“I’m afraid that the voice mail box will be overwhelmed. If you could keep track of messages—writing them down if not necessarily replying to them—I’d really appreciate it. That way we’ll be able to get back to them eventually. If people keep getting messages that the mailbox is full, it’ll be that much worse.”
“Sure thing,” Carmen said. “I’ll be glad to. I saw what they said on TV,” she added. “It sounds bad.”
“Yes, it does,” Haley agreed. “We just have to keep the faith. I’ll call you if anything changes.”
Leaving half her oatmeal uneaten, Haley stood up and began clearing the table. “The fact that people have lost their money isn’t your fault, you know,” Gram said, “so don’t hold yourself responsible.”
“But I am responsible for some of them,” Haley countered. “Over the years I’ve sent plenty of Frazier Insurance customers over to the investment side.”
“It’s still not your fault,” Gram insisted. “You’re not the one who ran the company into the ground. Somebody else did that.”
With tears springing to her eyes, Haley hurried across the room to give her grandmother a quick hug.
“Thank you,” she whispered. “You’re the best.”
Realizing that television crews might be present at the office, once Haley finished loading the dishwasher, she went back into the bedroom and changed into something dressier. It was while she was taking another crack at her makeup when Haley thought again about her conversation with Millie Frazier on Friday morning, the one about the memory card that was probably, even now, hidden away in Dan and Millie’s safe-deposit box.
Haley remembered the part about it containing something from work that Dan didn’t want to fall into the wrong hands. When Agent Ferris had shown up at the office, issuing orders and laying down the law about the search, he had mentioned thumb drives specifically, but presumably the ones in question had been thumb drives on the premises rather than somewhere else. And whose hands exactly constituted the “wrong” ones? Maybe Agent Ferris himself was on the wrong side of that equation.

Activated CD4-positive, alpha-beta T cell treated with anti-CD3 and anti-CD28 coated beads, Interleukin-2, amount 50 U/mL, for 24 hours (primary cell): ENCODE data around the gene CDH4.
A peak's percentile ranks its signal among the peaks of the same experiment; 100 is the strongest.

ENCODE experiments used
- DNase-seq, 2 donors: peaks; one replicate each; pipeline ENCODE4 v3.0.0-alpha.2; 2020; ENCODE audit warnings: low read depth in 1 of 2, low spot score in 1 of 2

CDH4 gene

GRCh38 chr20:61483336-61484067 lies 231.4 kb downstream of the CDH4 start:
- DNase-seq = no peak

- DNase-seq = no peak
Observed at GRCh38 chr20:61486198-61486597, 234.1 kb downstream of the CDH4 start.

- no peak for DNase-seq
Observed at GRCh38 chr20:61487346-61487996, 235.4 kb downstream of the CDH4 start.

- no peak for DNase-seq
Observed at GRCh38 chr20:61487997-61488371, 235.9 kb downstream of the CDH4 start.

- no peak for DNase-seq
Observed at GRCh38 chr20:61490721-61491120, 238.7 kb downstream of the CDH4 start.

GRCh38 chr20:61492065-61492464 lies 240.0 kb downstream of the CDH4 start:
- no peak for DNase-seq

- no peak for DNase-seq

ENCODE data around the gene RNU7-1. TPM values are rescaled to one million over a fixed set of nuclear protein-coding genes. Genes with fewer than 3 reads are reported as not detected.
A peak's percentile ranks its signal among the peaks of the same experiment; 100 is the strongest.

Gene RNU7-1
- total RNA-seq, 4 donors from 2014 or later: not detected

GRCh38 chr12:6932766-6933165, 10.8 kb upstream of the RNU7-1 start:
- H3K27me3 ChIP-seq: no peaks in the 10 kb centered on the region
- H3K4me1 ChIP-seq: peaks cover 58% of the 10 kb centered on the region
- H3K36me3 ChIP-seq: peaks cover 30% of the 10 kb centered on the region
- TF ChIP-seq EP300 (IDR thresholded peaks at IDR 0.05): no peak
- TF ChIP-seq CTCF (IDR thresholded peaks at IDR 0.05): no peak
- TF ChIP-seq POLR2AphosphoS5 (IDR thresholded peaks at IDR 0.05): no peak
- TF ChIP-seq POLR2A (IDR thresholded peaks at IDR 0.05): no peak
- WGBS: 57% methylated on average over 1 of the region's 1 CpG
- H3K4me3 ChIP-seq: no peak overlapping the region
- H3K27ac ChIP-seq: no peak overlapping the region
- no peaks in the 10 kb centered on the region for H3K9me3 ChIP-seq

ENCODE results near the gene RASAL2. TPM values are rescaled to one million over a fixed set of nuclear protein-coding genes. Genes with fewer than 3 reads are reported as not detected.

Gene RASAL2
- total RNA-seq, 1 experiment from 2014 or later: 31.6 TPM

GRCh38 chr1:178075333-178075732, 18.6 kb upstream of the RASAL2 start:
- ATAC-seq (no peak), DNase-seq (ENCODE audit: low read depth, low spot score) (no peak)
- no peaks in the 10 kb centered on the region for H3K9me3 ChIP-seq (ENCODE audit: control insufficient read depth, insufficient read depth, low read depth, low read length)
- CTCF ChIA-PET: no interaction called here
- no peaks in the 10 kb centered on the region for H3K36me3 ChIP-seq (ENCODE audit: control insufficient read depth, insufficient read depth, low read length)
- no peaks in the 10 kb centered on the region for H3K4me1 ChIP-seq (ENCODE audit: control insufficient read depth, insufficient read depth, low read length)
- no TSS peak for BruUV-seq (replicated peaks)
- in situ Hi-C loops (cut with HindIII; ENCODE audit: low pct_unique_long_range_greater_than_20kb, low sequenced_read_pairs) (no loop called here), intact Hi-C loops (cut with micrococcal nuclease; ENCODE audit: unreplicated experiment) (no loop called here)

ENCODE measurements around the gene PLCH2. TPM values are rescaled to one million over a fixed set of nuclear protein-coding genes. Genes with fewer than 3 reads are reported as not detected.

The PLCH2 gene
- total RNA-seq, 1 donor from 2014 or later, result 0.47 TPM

Finished retouching her makeup, Haley reached for her purse and key ring. And there it was—the third key to Dan and Millie’s safe-deposit box. Dan and Millie had given her the key when they had named her to be the executrix of their wills. They had entrusted her with the key along with the expectation that she would faithfully carry out their wishes. For right now and until she heard otherwise, that memory card was safe with her as well.
An Ali Reynolds Novel
An Ali Reynolds Novel
When Ali’s parents lose their life savings to a Ponzi scheme, her father goes to confront his longtime friend and financial advisor, only to stumble upon the scene of a bloody double homicide. With her father suddenly a prime suspect, Ali and her husband work to clear his name and seek justice for her parents, as well as the rest of the scheme’s suddenly impoverished victims. But if Ali’s father is innocent, that can mean only one thing: one of the others is a stone cold killer.
Publishers Weekly promises “series fans will enjoy this highly personal case.” Provocative and gripping, Clawback is further proof that no one writes suspenseful thrillers quite like J.A. Jance.